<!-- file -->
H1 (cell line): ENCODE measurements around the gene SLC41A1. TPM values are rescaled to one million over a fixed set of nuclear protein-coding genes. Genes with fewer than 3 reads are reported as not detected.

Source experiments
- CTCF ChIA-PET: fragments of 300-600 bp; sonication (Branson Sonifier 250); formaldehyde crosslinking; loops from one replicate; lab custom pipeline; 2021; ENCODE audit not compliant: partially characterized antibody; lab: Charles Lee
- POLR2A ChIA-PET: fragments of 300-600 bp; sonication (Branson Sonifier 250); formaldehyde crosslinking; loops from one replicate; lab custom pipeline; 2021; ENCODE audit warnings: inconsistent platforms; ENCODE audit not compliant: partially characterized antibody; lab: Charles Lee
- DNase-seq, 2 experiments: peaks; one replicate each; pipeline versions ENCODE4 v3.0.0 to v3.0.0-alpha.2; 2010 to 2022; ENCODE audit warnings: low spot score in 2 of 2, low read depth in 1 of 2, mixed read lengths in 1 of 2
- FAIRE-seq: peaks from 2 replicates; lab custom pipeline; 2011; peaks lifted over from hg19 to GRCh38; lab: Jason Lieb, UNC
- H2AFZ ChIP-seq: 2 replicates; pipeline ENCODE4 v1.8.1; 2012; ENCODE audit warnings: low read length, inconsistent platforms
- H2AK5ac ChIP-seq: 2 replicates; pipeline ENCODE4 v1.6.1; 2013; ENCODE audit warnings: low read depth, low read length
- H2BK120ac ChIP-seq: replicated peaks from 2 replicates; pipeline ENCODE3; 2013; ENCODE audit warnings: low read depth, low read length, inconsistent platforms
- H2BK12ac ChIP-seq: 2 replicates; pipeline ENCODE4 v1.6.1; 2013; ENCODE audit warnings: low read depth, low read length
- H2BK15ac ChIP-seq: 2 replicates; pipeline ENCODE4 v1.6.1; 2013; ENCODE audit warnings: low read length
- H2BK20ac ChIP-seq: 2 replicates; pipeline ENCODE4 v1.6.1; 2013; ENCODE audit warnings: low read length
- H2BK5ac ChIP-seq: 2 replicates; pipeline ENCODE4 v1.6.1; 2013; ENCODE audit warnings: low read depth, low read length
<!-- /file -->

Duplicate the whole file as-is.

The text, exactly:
H1 (cell line): ENCODE measurements around the gene SLC41A1. TPM values are rescaled to one million over a fixed set of nuclear protein-coding genes. Genes with fewer than 3 reads are reported as not detected.

Source experiments
- CTCF ChIA-PET: fragments of 300-600 bp; sonication (Branson Sonifier 250); formaldehyde crosslinking; loops from one replicate; lab custom pipeline; 2021; ENCODE audit not compliant: partially characterized antibody; lab: Charles Lee
- POLR2A ChIA-PET: fragments of 300-600 bp; sonication (Branson Sonifier 250); formaldehyde crosslinking; loops from one replicate; lab custom pipeline; 2021; ENCODE audit warnings: inconsistent platforms; ENCODE audit not compliant: partially characterized antibody; lab: Charles Lee
- DNase-seq, 2 experiments: peaks; one replicate each; pipeline versions ENCODE4 v3.0.0 to v3.0.0-alpha.2; 2010 to 2022; ENCODE audit warnings: low spot score in 2 of 2, low read depth in 1 of 2, mixed read lengths in 1 of 2
- FAIRE-seq: peaks from 2 replicates; lab custom pipeline; 2011; peaks lifted over from hg19 to GRCh38; lab: Jason Lieb, UNC
- H2AFZ ChIP-seq: 2 replicates; pipeline ENCODE4 v1.8.1; 2012; ENCODE audit warnings: low read length, inconsistent platforms
- H2AK5ac ChIP-seq: 2 replicates; pipeline ENCODE4 v1.6.1; 2013; ENCODE audit warnings: low read depth, low read length
- H2BK120ac ChIP-seq: replicated peaks from 2 replicates; pipeline ENCODE3; 2013; ENCODE audit warnings: low read depth, low read length, inconsistent platforms
- H2BK12ac ChIP-seq: 2 replicates; pipeline ENCODE4 v1.6.1; 2013; ENCODE audit warnings: low read depth, low read length
- H2BK15ac ChIP-seq: 2 replicates; pipeline ENCODE4 v1.6.1; 2013; ENCODE audit warnings: low read length
- H2BK20ac ChIP-seq: 2 replicates; pipeline ENCODE4 v1.6.1; 2013; ENCODE audit warnings: low read length
- H2BK5ac ChIP-seq: 2 replicates; pipeline ENCODE4 v1.6.1; 2013; ENCODE audit warnings: low read depth, low read length